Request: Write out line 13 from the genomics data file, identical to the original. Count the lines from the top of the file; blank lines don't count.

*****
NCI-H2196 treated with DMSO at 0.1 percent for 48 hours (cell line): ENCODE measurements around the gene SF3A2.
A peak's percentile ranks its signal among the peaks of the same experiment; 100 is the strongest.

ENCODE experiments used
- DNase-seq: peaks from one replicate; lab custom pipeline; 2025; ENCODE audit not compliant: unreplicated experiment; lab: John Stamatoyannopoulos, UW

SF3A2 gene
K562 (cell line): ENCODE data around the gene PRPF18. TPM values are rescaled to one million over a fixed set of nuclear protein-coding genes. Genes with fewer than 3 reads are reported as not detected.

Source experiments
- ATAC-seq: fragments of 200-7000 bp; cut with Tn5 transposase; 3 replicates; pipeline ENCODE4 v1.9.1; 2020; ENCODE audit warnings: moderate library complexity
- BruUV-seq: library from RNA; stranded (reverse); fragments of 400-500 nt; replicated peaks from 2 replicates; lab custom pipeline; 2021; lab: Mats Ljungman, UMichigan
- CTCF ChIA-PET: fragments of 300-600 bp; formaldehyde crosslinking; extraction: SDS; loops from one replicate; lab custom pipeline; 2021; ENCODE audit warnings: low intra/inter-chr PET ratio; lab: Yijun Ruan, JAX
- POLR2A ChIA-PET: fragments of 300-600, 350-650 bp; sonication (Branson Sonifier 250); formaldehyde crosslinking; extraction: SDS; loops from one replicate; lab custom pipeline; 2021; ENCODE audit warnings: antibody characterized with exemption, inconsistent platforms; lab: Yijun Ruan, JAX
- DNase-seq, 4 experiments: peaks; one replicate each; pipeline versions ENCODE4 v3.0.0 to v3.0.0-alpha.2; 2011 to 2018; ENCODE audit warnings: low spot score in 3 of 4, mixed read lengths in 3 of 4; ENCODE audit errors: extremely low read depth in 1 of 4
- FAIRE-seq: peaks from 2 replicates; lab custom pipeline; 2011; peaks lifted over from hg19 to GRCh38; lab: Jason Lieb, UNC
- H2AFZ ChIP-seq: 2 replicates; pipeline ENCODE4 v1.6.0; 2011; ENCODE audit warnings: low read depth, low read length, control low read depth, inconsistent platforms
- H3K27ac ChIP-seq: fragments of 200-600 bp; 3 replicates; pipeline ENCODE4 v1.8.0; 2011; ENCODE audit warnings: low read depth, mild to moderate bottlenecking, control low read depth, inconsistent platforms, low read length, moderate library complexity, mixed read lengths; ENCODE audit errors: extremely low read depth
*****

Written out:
- FAIRE-seq: peaks from 2 replicates; lab custom pipeline; 2011; peaks lifted over from hg19 to GRCh38; lab: Jason Lieb, UNC